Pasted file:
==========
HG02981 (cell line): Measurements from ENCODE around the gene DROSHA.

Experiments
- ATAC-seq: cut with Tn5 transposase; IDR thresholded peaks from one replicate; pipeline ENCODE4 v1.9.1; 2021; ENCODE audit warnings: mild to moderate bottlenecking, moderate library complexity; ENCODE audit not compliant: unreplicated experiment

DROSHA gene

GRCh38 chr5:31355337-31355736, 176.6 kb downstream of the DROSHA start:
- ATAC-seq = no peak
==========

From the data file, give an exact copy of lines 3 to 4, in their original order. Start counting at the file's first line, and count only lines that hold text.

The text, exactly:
- ATAC-seq: cut with Tn5 transposase; IDR thresholded peaks from one replicate; pipeline ENCODE4 v1.9.1; 2021; ENCODE audit warnings: mild to moderate bottlenecking, moderate library complexity; ENCODE audit not compliant: unreplicated experiment

DROSHA gene